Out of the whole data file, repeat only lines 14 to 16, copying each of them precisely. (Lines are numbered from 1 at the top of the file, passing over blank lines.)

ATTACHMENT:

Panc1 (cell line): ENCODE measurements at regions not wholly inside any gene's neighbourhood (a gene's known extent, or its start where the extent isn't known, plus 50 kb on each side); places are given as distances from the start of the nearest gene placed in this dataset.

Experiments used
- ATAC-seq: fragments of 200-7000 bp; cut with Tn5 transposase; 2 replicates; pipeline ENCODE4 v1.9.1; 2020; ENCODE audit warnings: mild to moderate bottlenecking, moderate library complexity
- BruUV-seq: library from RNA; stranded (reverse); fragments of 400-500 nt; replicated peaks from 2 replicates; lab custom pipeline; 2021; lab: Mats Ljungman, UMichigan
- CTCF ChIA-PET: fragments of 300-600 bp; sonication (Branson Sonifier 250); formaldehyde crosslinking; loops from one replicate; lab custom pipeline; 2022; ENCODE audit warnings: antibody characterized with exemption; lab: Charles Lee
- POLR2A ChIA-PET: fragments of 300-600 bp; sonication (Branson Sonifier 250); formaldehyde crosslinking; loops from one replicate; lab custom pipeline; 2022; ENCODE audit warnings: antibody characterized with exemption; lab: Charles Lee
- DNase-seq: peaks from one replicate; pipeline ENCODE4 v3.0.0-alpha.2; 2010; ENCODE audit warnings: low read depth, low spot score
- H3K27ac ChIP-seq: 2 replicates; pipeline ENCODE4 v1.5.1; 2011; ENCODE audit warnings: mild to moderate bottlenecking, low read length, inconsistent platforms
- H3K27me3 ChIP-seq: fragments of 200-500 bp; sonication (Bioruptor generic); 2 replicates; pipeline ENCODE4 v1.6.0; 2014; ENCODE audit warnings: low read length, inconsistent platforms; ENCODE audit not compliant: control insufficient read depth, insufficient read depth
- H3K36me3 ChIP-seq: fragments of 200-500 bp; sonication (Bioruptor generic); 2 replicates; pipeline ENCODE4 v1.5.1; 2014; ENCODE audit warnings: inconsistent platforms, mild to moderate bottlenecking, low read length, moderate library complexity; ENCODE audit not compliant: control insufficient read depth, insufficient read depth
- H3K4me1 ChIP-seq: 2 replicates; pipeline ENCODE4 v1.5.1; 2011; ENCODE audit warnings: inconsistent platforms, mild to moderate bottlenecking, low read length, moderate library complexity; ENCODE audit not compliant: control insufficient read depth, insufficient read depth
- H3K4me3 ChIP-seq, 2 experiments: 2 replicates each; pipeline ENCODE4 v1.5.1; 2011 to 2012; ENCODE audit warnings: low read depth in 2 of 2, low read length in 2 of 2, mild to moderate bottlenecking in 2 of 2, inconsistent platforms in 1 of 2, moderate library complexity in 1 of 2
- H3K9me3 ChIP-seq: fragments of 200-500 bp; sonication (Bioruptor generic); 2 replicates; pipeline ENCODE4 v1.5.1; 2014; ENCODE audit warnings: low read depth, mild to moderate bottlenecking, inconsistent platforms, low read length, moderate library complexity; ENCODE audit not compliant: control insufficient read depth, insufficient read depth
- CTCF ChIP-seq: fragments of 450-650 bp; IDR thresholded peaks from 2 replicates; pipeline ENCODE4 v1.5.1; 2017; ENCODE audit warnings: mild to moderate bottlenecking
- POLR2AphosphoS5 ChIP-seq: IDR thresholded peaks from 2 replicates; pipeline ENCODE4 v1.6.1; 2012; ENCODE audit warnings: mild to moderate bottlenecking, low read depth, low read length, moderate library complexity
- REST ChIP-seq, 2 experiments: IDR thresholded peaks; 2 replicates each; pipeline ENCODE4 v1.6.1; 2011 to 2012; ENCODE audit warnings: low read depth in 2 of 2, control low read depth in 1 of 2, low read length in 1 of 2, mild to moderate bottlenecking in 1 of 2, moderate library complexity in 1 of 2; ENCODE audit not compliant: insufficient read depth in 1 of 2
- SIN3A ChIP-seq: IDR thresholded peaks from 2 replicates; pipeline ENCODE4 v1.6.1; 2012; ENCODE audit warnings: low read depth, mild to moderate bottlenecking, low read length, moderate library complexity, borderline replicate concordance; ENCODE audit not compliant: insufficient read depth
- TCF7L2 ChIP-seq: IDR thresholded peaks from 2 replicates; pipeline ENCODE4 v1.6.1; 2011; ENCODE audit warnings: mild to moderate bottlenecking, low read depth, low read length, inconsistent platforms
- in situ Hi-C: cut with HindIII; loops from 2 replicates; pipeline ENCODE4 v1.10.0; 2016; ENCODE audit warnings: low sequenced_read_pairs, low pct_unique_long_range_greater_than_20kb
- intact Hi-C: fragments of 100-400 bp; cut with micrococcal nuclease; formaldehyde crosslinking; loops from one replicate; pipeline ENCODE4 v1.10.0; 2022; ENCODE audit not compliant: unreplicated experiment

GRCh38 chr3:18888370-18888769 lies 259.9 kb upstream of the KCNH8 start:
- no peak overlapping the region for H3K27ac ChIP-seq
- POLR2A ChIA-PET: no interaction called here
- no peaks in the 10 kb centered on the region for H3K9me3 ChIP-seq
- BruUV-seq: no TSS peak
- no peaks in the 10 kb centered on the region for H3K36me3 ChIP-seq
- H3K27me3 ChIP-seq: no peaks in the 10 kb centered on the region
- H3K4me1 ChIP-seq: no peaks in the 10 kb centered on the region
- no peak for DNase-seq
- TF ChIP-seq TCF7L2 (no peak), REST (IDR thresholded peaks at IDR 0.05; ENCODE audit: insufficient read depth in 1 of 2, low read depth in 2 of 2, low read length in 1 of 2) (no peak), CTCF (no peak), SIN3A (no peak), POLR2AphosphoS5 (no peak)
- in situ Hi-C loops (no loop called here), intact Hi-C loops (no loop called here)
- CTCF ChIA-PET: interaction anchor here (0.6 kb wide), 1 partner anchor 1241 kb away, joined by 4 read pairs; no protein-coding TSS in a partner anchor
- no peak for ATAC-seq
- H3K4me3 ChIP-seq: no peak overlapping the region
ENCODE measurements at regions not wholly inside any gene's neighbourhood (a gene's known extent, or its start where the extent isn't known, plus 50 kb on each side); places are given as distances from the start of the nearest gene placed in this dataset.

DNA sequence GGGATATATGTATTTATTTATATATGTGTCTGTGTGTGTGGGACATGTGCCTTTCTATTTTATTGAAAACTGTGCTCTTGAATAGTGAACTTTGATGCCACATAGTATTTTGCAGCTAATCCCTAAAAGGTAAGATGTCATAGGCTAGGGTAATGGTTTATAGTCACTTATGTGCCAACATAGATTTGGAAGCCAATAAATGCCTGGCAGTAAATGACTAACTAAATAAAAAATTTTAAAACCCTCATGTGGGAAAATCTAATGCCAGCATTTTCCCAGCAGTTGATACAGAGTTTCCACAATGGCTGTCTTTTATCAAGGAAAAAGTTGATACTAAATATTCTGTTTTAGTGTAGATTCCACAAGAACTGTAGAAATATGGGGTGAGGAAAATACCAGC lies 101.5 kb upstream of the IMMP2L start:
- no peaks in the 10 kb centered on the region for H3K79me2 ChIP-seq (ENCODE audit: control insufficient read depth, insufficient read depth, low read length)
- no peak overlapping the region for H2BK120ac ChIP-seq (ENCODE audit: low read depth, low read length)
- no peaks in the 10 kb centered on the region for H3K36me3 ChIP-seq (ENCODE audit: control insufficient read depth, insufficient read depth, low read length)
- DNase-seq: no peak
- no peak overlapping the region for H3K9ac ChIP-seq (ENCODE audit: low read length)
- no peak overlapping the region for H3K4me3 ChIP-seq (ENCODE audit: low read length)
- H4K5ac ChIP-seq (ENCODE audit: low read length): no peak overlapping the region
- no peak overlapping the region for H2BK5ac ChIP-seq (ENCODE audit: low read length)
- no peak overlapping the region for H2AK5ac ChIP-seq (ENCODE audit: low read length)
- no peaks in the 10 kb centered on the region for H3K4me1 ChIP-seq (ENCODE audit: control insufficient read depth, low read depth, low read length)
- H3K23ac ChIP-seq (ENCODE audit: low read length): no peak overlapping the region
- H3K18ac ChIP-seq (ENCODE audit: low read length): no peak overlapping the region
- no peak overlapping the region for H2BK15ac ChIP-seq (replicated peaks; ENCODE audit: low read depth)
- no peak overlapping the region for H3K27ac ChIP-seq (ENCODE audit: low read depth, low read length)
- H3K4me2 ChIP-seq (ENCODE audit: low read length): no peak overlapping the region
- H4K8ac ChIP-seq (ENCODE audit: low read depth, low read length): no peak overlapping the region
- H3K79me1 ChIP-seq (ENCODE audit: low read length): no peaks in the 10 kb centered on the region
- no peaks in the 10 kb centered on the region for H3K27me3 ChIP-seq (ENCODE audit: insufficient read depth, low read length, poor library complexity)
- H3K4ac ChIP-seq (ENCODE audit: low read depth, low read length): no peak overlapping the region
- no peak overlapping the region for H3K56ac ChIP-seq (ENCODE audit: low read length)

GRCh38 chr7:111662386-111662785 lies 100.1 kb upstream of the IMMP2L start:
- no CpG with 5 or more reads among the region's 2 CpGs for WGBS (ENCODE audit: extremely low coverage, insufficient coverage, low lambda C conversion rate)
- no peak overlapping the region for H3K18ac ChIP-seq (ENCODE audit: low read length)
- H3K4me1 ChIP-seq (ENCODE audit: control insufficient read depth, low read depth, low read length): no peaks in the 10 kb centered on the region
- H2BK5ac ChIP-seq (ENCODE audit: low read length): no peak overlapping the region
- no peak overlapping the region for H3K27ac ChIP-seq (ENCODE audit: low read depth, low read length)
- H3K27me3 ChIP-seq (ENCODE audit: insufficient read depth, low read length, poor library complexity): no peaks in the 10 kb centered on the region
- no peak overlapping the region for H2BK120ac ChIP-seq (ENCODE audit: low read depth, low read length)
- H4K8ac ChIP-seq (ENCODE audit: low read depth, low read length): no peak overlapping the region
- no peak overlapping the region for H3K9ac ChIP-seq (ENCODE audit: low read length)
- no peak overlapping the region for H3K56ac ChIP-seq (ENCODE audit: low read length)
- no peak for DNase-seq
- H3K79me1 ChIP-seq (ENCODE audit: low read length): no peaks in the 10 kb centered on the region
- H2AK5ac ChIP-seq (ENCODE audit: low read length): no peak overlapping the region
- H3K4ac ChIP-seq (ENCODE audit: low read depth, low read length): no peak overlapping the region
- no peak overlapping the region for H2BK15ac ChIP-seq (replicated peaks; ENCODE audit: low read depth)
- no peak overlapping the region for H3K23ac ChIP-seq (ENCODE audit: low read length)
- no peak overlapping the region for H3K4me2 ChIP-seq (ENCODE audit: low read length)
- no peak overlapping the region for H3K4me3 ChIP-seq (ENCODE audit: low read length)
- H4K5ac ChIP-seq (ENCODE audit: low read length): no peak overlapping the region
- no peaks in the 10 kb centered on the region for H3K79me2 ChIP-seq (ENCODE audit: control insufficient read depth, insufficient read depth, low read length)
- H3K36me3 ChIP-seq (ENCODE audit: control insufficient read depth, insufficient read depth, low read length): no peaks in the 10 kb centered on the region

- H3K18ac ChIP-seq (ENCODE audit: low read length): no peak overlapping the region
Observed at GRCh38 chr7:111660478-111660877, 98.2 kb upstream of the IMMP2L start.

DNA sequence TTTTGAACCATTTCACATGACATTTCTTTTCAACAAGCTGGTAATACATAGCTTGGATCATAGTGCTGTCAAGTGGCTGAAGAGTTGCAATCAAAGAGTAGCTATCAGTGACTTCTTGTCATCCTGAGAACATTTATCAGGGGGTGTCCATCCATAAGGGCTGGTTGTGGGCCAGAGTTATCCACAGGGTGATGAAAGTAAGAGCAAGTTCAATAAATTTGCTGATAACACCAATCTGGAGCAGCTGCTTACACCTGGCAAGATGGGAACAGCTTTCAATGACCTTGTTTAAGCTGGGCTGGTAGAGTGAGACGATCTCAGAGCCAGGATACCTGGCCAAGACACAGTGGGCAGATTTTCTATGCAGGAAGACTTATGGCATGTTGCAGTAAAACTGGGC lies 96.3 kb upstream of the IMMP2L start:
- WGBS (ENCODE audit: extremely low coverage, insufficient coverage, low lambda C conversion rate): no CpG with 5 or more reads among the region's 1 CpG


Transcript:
- CTCF ChIP-seq: fragments of 450-650 bp; IDR thresholded peaks from 2 replicates; pipeline ENCODE4 v1.5.1; 2017; ENCODE audit warnings: mild to moderate bottlenecking
- POLR2AphosphoS5 ChIP-seq: IDR thresholded peaks from 2 replicates; pipeline ENCODE4 v1.6.1; 2012; ENCODE audit warnings: mild to moderate bottlenecking, low read depth, low read length, moderate library complexity
- REST ChIP-seq, 2 experiments: IDR thresholded peaks; 2 replicates each; pipeline ENCODE4 v1.6.1; 2011 to 2012; ENCODE audit warnings: low read depth in 2 of 2, control low read depth in 1 of 2, low read length in 1 of 2, mild to moderate bottlenecking in 1 of 2, moderate library complexity in 1 of 2; ENCODE audit not compliant: insufficient read depth in 1 of 2